Get 5% off Loupedeck Live with code: Ephotozine5

Tamron 70-300mm f/4.5-6.3 Di III RXD (A047) Review

John Riley reviews the new Tamron 70-300mm f/4.5-6.3 Di III RXD (A047) lens for Sony E / FE-mount mirrorless cameras.


|  Tamron 70-300mm F/4.5-6.3 Di III RXD in Interchangeable Lenses
 Add Comment

Tamron 70 300mm DiIII RXD Front Oblique View

Here we have Tamron's first mirrorless lens to reach that magical 300mm, bringing longer subjects into range, and no doubt very welcome for those interested in wildlife and sport in particular. Longer lengths can also be extremely flattering as portrait lenses, so many possibilities abound. The lens is intended to be sharp even at 300mm, compact, light and a doddle to handle. In other words, a pleasure to use, so here we couple it with the 42mp Sony Alpha A7R III camera body and set forth on our journey of discovery.


Tamron 70-300mm f/4.5-6.3 Di III RXD Handling and Features

Tamron 70 300mm DiIII RXD On Sony A7RIII At 300mm

The first impression is of a very nicely made lens, weighing in at a very modest 545g thanks to the extensive and judicious use of high-quality plastics. Even including the weight of the Sony A7R III, the total weight of the package in use, including the hood, is still only 1250g, which is very manageable for long periods of time.

Starting our tour of the lens at the front, we have a generously sized and effective round lens hood that bayonets securely into place. There is no locking catch, but nor is there any tendency for the hood to become dislodged in use. Within the bayonet fit for the hood is a standard 67mm filter thread, keeping to the size that is standard for this series of mirrorless Tamron lenses.

The zoom ring is wide and clearly marked at 70mm, 100mm, 135mm, 200mm and 300mm. Zooming does extend the lens barrel, but the action is smooth enough. There is no zoom lock for carrying, but then the lens is really quite light and the barrel does not have any tendency to creep downwards. When photographing the product shots for this review the vertical lens shot with it set at 300mm showed that it stays put and does not creep downwards under the weight of its elements.

 

Tamron 70 300mm DiIII RXD On Sony A7RIII Front View

The focusing ring has just the right amount of resistance and its function can be engaged via the camera controls. The usual Sony settings work, such as DMF (Direct Manual Focus) where focus can be tweaked whilst in AF mode and of course MF. AF can be single or continuous as desired. In general use, the AF is silent apart from the slightest of clicks and of course any beep that the user might have elected to allow. This fast and accurate focus is achieved using Tamron's Rapid Extra Silent Stepping Drive, and it works. The focusing system is also compatible with Sony's Fast Hybrid AF and Eye AF.

Focusing depends upon the focal length. At the widest setting, minimum object distance is 0.8m (31.5”), equating to a magnification of 1:9.4. At the telephoto end of the scale, this changes to 1.5m (59.1”), a magnification of 1:5.1. This is close enough for most purposes, but not as great a magnification as a standard zoom, where we might expect 1:4 or even 1:3. However, there is plenty of potential here for close portraits, selective images of flowers and other close up applications.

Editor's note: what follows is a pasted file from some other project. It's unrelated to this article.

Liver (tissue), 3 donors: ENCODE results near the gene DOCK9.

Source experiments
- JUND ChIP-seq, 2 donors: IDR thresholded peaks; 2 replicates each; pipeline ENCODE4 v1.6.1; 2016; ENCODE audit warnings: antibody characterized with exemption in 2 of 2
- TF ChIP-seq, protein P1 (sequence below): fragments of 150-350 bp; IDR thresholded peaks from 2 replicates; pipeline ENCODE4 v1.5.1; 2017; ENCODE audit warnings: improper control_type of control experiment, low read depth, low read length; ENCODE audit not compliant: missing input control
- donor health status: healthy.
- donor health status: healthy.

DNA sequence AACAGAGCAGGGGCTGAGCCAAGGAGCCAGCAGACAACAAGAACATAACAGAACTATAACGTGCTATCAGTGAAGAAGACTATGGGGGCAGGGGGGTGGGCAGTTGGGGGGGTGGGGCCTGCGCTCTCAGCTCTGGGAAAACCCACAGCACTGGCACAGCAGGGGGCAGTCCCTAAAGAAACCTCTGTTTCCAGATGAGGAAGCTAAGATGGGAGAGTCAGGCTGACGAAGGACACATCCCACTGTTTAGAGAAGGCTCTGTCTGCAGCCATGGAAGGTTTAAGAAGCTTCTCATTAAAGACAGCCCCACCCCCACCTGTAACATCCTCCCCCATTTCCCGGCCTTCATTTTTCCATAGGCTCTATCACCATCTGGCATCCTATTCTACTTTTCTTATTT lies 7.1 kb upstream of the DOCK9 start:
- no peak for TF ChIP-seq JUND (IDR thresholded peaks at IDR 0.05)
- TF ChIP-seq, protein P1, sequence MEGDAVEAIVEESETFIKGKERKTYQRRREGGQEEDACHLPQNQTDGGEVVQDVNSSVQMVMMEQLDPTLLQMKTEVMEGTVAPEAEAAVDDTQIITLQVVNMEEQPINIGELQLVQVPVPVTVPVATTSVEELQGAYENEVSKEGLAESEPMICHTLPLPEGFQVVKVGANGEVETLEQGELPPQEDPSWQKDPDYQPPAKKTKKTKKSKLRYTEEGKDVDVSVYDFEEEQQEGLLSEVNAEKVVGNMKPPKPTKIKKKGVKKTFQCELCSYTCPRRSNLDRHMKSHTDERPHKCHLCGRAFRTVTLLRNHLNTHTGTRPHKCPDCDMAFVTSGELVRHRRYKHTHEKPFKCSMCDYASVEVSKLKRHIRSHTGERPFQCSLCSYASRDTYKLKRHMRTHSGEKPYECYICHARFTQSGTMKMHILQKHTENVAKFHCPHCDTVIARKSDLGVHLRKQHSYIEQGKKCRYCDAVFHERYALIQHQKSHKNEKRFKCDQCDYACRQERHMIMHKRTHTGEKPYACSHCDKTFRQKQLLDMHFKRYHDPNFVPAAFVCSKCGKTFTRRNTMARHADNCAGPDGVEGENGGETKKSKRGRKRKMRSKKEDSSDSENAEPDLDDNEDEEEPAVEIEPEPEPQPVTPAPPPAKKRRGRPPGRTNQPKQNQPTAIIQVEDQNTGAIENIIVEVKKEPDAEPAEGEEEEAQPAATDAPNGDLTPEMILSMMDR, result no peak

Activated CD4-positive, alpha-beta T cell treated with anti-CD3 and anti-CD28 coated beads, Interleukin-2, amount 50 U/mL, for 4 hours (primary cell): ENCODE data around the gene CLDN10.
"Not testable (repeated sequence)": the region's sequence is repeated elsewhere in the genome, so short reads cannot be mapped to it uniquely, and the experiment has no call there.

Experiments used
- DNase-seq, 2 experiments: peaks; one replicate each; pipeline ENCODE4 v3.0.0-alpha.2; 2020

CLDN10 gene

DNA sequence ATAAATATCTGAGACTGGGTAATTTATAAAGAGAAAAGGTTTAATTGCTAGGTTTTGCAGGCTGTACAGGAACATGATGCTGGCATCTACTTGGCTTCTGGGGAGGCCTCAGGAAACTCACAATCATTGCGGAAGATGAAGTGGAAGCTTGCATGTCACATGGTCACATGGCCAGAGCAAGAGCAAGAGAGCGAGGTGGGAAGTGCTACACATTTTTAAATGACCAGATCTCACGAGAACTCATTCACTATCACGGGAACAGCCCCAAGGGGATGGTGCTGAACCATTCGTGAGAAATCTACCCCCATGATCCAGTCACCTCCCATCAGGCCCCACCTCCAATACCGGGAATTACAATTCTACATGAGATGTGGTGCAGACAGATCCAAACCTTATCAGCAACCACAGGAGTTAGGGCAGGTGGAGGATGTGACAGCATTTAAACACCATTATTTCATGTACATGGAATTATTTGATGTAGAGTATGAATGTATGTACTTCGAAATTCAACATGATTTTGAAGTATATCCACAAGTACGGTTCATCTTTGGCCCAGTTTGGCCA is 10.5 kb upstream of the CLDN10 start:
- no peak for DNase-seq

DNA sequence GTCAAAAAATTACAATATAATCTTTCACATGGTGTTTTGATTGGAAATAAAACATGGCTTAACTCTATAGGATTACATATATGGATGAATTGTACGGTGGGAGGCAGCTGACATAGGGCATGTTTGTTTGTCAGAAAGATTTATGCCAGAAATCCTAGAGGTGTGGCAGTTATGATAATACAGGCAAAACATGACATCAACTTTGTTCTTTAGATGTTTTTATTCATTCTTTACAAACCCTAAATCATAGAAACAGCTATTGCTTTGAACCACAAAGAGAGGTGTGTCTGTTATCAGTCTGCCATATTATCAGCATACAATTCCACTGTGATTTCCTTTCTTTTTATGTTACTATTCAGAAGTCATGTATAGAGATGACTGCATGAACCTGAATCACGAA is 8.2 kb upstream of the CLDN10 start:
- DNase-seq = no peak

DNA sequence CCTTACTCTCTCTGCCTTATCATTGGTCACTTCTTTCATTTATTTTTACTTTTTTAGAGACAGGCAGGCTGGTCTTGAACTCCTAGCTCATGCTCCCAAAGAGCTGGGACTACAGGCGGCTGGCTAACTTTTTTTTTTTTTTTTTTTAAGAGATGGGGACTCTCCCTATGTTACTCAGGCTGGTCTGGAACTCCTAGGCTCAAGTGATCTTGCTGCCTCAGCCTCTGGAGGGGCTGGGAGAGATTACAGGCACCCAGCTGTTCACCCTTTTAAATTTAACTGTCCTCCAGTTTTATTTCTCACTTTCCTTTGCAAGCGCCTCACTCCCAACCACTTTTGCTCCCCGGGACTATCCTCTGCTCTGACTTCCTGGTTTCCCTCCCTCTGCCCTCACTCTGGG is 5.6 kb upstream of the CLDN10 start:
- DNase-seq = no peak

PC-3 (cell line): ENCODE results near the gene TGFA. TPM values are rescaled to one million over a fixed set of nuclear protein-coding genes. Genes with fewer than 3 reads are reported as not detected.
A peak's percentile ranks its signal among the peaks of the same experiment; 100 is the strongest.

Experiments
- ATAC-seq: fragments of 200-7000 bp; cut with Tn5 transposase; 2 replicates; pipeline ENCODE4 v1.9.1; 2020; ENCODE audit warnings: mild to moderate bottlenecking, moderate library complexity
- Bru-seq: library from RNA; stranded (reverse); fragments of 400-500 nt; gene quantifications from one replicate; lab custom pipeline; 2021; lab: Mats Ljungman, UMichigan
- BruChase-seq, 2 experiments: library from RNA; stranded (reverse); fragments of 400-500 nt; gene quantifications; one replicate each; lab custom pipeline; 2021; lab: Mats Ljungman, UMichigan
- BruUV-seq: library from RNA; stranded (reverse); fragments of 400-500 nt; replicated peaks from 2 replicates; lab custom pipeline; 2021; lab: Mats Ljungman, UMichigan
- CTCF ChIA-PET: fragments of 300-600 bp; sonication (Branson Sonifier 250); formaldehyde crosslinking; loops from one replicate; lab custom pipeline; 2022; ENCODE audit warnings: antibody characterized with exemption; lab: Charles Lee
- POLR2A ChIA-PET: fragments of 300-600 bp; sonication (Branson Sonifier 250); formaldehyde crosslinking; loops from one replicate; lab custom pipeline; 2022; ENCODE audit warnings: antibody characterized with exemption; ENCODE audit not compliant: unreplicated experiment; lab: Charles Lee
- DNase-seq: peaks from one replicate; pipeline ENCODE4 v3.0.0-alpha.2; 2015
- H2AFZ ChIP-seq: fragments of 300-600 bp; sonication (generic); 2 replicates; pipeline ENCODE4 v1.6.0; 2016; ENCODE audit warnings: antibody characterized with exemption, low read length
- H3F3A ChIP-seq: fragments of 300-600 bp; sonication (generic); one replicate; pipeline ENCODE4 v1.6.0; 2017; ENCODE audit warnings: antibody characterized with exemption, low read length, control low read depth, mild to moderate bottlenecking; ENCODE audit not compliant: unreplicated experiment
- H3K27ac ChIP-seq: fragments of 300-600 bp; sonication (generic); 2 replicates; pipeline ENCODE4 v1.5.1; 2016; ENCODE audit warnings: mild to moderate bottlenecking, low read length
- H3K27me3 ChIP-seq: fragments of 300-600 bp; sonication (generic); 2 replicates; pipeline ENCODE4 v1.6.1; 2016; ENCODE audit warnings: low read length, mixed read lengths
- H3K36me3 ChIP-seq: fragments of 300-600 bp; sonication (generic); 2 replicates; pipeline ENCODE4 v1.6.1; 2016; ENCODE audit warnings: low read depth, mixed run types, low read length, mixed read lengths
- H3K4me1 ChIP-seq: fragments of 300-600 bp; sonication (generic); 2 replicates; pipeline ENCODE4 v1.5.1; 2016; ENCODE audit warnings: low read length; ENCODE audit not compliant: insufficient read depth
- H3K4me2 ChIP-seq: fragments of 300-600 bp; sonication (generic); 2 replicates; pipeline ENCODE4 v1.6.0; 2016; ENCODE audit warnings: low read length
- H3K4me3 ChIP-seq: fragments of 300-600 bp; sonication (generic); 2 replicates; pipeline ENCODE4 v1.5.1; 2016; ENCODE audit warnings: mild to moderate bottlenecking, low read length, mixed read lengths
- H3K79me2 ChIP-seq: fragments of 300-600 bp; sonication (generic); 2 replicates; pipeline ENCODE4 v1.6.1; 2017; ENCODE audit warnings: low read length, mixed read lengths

Tamron 70 300mm DiIII RXD With Hood On Sony A7RIII

Optical construction comprises 15 elements in 10 groups, including 1 LD (Low Dispersion) element. The diaphragm comprises 7 blades. There is the usual Tamron BBAR2 multi-coating. The whole lens is also moisture resistant, thanks to several seals to prevent the ingress of water. Extra reassurance as to the longevity of the lens is also available in that if we register our new lens within two months of purchase then Tamron offers an extended 5 Year Warranty.

So is using the lens a doddle? Absolutely. It has no particular vices and just does the job efficiently, quietly and reliably. There seems to be no tendency to hunt for focus. Compatibility with the Sony body also seems good.

Some lenses just gel properly with the user and of course with the camera body, and this is one of them. We can pick it up, use it and it does its job admirably.
Tamron 70 300mm DiIII RXD Rear Oblique View


Support this site by making a Donation, purchasing Plus Membership, or shopping with one of our affiliates: Amazon UK, Amazon US, Amazon CA, ebay UK

It doesn't cost you anything extra when you use these links, but it does support the site, helping keep ePHOTOzine free to use, thank you.

Other articles you might find interesting...

Fujifilm XF Fujinon 50mm f/1.0 R WR Lens Review
Sigma 85mm f/1.4 DG DN Art Lens Review
Samyang AF 35mm f/1.8 FE Lens Review
Tamron 28-200mm f/2.8-5.6 Di III RXD Review
Olympus 150-400mm f/4.5 TC1.25x IS PRO Lens Official Details
Meike 6.5mm F/2.0 APS-C Manual Focus Fisheye Lens Now Availa...
Canon RF 50mm f/1.8 STM RF 70-200mm f/4L IS USM Announced
Panasonic S 85mm f/1.8 Lens Announced

Comments


cacatua 17
18 Nov 2020 11:11AM
Does this fit a Canon DLSR ?
18 Nov 2020 11:41AM
No, this is designed for Sony mirrorless cameras.

Sign In

You must be a member to leave a comment.

ePHOTOzine, the web's friendliest photography community.

Join For Free

Upload photos, chat with photographers, win prizes and much more.